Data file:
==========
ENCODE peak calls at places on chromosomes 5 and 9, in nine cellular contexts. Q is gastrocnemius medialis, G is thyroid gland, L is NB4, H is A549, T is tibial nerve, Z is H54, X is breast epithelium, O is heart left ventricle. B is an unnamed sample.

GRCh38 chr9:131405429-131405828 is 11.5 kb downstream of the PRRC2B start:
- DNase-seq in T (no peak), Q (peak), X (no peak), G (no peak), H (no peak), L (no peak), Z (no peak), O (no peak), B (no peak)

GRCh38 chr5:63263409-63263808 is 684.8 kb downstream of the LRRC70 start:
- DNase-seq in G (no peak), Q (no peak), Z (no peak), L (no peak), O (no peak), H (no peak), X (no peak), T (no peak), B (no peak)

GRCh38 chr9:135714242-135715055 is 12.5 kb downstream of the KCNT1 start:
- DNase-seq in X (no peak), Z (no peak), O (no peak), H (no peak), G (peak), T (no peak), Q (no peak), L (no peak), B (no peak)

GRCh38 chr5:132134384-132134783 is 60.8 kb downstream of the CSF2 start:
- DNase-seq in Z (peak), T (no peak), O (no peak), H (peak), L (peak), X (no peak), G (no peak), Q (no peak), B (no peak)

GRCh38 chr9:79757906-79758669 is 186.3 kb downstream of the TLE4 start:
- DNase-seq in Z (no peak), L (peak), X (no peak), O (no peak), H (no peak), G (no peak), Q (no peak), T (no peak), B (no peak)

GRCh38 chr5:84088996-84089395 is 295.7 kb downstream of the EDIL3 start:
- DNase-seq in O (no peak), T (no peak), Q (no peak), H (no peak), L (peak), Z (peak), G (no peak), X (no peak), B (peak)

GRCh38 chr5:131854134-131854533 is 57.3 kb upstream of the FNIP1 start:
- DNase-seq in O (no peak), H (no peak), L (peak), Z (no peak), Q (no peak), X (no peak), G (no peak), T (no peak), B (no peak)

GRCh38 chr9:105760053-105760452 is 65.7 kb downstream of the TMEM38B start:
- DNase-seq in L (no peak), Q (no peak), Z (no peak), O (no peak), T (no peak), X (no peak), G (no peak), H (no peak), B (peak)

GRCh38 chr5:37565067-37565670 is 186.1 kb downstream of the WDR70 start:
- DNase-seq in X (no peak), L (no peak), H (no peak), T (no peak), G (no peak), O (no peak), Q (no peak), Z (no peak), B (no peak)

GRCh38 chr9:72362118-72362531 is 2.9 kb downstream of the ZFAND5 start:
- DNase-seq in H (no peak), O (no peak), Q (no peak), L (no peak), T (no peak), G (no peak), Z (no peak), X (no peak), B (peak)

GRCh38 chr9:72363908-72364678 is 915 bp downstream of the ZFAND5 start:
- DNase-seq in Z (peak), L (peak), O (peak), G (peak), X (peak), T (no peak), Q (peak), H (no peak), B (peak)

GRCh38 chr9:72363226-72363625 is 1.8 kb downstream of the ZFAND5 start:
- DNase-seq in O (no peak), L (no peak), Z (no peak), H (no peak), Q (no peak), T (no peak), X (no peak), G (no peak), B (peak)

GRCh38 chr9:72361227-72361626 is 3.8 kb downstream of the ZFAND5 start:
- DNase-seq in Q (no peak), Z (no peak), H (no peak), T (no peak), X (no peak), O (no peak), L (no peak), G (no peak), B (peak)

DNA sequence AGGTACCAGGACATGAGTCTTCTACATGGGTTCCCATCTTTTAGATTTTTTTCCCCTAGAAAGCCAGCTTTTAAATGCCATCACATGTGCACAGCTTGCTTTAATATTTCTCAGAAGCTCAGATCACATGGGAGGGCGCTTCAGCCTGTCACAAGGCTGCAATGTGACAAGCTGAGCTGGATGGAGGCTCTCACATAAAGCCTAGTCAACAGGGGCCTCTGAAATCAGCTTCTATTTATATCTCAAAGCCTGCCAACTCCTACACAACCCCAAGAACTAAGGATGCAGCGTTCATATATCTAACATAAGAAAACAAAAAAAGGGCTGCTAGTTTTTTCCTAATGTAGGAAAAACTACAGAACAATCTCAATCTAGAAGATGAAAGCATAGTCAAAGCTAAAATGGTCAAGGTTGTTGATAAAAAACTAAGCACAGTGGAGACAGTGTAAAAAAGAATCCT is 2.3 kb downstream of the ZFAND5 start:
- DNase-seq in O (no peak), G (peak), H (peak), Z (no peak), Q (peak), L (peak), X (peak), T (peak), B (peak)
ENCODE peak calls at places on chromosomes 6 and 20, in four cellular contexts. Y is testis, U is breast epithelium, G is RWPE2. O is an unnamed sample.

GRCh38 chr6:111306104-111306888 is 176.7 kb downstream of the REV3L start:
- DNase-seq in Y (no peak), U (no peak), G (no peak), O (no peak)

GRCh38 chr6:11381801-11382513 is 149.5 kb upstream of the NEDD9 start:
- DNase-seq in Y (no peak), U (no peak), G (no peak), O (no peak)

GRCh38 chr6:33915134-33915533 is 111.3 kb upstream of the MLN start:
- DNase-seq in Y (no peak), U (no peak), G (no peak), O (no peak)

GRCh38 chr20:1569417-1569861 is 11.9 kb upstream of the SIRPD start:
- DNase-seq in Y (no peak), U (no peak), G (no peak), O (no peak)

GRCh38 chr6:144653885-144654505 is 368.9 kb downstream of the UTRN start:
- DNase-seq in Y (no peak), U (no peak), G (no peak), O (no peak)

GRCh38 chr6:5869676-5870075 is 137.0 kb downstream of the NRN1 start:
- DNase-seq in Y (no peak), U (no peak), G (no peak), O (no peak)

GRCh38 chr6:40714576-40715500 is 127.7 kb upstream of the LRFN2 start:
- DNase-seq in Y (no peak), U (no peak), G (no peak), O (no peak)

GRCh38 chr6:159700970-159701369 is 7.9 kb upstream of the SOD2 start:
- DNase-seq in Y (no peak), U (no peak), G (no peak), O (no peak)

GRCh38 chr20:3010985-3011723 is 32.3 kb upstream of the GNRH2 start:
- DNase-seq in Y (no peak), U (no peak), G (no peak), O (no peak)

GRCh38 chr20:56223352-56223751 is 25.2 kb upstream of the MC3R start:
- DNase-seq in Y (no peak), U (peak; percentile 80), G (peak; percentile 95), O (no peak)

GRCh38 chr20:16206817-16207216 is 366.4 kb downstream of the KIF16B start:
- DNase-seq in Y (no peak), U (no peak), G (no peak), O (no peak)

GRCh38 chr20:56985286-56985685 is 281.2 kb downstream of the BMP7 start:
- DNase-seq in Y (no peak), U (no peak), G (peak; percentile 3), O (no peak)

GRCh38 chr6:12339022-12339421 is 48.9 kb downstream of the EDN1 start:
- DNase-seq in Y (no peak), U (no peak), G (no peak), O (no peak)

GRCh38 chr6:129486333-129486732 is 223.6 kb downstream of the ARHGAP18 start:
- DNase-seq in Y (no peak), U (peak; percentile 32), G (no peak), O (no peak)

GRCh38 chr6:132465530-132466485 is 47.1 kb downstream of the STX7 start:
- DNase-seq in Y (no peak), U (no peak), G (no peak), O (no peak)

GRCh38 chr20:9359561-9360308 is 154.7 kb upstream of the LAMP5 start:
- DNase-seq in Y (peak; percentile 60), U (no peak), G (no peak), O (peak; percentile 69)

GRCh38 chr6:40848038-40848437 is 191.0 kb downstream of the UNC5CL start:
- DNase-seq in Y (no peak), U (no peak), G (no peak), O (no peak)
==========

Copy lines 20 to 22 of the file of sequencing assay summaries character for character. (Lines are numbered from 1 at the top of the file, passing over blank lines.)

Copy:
GRCh38 chr9:72362118-72362531 is 2.9 kb downstream of the ZFAND5 start:
- DNase-seq in H (no peak), O (no peak), Q (no peak), L (no peak), T (no peak), G (no peak), Z (no peak), X (no peak), B (peak)

GRCh38 chr9:72363908-72364678 is 915 bp downstream of the ZFAND5 start: